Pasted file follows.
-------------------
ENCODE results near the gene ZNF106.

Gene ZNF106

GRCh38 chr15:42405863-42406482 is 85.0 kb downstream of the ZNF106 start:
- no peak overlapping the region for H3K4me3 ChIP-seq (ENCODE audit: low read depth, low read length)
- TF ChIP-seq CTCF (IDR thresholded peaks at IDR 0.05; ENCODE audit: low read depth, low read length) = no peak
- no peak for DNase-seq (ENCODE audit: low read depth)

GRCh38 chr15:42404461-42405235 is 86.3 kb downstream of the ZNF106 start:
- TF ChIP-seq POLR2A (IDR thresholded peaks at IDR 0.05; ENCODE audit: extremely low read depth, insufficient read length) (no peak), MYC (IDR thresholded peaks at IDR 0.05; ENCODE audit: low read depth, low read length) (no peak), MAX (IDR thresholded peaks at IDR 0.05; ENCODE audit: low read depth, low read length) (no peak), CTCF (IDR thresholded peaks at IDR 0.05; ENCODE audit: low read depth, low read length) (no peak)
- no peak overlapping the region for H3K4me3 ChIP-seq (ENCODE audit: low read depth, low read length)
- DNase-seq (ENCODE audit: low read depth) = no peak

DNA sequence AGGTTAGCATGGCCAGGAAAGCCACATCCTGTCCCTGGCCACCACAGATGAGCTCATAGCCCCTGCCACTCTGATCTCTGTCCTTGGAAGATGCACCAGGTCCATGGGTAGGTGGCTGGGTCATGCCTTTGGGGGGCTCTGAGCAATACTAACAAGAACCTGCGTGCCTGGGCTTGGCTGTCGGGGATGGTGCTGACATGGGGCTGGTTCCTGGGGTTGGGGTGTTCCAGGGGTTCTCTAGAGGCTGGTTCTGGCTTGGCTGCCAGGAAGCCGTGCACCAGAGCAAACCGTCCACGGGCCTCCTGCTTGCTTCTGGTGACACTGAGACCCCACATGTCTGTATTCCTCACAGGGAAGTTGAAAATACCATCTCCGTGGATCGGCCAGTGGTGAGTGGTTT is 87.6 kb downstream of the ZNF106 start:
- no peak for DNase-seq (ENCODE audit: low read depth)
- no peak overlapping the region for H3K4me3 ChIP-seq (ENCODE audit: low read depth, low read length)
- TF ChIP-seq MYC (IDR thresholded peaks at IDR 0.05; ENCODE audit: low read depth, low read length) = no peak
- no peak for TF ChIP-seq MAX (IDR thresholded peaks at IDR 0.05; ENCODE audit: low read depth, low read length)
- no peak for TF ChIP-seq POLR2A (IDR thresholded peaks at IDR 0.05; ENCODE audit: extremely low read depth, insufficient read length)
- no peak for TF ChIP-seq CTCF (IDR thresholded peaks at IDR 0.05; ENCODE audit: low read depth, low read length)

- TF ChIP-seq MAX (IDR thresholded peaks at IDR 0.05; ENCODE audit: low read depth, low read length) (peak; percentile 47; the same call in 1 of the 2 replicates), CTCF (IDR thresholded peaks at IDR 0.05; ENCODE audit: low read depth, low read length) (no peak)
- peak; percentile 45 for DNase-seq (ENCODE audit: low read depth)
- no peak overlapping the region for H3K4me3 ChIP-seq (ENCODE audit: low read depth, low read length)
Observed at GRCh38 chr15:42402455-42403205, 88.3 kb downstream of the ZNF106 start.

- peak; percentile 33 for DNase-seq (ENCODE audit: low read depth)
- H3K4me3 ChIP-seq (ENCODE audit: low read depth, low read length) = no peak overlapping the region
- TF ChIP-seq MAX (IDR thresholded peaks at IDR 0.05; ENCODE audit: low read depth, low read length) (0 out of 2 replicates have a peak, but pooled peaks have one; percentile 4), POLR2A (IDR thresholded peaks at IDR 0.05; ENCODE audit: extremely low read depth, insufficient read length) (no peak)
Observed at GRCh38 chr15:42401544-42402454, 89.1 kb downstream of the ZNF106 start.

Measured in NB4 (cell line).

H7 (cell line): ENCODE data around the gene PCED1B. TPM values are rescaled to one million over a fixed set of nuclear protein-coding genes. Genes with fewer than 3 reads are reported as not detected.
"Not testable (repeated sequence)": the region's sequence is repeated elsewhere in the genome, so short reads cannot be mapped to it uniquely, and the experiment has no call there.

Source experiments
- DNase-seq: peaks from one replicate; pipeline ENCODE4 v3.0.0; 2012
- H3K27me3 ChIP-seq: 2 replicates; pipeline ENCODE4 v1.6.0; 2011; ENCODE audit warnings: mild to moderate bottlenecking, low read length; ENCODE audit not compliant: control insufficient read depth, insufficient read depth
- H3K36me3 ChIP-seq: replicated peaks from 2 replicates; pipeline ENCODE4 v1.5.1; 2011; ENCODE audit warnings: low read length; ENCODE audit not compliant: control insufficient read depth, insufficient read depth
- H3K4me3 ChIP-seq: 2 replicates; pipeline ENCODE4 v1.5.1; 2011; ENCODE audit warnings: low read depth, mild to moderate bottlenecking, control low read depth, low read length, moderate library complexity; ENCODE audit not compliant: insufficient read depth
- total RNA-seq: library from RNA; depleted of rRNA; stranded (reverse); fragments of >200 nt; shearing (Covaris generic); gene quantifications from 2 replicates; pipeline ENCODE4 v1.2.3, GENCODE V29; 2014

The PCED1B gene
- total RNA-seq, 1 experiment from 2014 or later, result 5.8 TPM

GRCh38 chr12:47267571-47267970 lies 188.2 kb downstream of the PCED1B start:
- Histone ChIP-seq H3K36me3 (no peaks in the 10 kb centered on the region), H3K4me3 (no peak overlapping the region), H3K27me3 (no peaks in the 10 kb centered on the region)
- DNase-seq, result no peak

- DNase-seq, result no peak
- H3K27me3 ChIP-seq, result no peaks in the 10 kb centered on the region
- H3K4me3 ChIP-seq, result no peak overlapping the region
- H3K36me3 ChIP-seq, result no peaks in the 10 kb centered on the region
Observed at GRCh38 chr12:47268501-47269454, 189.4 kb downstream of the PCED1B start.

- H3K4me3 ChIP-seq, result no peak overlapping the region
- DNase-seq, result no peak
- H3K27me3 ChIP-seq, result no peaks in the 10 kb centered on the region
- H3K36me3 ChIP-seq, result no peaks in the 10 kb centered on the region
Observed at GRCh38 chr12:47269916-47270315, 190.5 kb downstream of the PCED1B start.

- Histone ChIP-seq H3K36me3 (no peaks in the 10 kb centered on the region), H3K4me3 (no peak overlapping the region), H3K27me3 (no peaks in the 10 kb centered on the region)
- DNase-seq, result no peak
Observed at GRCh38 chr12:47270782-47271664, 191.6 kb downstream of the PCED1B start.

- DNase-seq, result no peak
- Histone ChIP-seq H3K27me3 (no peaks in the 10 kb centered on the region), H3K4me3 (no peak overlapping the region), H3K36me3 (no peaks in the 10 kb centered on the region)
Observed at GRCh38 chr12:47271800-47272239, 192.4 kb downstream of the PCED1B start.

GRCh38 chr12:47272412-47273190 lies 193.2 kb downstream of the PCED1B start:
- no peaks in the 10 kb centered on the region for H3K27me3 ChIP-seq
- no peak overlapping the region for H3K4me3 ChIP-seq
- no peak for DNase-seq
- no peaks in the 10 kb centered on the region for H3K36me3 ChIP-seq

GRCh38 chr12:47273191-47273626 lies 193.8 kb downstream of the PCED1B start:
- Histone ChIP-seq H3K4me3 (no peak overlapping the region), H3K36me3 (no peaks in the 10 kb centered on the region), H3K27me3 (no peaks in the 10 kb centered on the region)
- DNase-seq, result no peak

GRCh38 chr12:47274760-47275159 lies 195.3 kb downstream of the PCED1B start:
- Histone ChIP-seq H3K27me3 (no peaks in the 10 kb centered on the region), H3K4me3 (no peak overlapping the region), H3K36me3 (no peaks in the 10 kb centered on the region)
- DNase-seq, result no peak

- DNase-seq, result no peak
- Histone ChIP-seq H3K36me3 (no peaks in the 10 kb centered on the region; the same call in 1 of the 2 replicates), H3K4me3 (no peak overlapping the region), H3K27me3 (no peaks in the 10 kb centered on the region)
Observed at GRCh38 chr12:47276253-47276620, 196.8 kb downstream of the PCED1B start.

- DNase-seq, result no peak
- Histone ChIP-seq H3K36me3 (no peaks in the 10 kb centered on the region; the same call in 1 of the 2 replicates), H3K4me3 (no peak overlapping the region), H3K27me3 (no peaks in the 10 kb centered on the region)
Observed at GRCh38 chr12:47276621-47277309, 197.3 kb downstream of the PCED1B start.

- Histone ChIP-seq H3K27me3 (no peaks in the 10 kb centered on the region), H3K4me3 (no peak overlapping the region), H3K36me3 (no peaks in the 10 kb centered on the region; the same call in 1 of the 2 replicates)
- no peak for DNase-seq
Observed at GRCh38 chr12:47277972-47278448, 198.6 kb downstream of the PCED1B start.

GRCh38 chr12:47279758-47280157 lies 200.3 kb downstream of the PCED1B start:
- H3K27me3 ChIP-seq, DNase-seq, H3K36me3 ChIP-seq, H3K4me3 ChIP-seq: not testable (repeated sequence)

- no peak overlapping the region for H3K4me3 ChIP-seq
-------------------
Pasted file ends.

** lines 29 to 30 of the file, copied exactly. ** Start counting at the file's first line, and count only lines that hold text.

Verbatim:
Source experiments
- DNase-seq: peaks from one replicate; pipeline ENCODE4 v3.0.0; 2012